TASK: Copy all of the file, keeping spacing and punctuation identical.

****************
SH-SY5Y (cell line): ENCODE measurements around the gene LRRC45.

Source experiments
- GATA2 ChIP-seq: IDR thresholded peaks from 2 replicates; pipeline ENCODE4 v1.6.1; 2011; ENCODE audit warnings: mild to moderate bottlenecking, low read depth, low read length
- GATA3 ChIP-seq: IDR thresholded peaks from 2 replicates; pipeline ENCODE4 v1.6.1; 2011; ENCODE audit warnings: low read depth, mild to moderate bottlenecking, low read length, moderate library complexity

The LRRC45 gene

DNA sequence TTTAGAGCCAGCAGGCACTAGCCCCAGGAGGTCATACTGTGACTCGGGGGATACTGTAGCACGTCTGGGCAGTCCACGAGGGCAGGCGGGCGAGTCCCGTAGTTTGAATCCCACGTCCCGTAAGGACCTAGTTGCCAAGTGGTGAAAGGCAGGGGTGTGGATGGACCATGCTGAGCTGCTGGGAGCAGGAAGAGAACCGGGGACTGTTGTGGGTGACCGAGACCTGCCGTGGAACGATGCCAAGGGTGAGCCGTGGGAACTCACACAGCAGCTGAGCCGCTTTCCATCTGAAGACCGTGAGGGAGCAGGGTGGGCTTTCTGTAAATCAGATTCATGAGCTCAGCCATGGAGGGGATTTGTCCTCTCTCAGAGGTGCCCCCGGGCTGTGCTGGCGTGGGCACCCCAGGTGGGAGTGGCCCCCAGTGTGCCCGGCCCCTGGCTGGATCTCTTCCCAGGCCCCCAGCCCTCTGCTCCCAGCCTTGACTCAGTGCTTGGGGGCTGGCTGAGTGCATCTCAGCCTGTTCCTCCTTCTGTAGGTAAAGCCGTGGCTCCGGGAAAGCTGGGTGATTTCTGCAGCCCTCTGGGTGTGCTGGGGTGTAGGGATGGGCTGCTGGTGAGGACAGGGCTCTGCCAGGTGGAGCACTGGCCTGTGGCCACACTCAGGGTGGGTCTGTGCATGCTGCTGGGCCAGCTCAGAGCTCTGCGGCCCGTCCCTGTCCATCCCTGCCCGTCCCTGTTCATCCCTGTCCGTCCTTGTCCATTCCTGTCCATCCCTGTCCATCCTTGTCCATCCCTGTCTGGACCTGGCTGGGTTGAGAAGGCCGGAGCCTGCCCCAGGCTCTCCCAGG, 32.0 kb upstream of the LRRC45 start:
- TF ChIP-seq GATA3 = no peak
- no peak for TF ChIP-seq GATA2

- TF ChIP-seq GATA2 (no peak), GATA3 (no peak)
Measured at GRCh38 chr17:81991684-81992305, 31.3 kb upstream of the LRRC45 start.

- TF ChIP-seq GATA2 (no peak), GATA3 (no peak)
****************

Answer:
SH-SY5Y (cell line): ENCODE measurements around the gene LRRC45.

Source experiments
- GATA2 ChIP-seq: IDR thresholded peaks from 2 replicates; pipeline ENCODE4 v1.6.1; 2011; ENCODE audit warnings: mild to moderate bottlenecking, low read depth, low read length
- GATA3 ChIP-seq: IDR thresholded peaks from 2 replicates; pipeline ENCODE4 v1.6.1; 2011; ENCODE audit warnings: low read depth, mild to moderate bottlenecking, low read length, moderate library complexity

The LRRC45 gene

DNA sequence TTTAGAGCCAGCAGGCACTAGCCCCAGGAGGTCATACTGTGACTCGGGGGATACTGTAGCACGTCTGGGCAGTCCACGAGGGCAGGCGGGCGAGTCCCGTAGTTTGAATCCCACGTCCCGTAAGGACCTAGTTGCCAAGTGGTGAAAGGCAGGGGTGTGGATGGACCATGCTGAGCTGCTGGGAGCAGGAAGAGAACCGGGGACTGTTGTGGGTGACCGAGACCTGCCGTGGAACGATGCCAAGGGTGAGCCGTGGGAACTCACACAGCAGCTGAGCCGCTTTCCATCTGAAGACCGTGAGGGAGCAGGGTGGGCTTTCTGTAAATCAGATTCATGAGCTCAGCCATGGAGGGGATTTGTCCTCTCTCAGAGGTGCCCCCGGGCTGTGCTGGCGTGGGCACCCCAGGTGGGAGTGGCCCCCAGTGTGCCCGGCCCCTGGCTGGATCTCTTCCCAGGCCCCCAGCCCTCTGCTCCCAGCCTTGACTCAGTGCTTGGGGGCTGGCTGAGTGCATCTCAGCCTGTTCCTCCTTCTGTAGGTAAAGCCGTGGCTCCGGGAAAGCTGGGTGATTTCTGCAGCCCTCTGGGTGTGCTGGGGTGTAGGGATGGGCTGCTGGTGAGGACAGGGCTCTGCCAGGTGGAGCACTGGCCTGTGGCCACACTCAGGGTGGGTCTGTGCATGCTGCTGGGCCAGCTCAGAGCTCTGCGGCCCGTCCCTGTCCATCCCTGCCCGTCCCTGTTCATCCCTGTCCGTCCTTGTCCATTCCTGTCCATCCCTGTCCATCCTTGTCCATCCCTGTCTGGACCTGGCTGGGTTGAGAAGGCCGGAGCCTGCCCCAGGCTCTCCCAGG, 32.0 kb upstream of the LRRC45 start:
- TF ChIP-seq GATA3 = no peak
- no peak for TF ChIP-seq GATA2

- TF ChIP-seq GATA2 (no peak), GATA3 (no peak)
Measured at GRCh38 chr17:81991684-81992305, 31.3 kb upstream of the LRRC45 start.

- TF ChIP-seq GATA2 (no peak), GATA3 (no peak)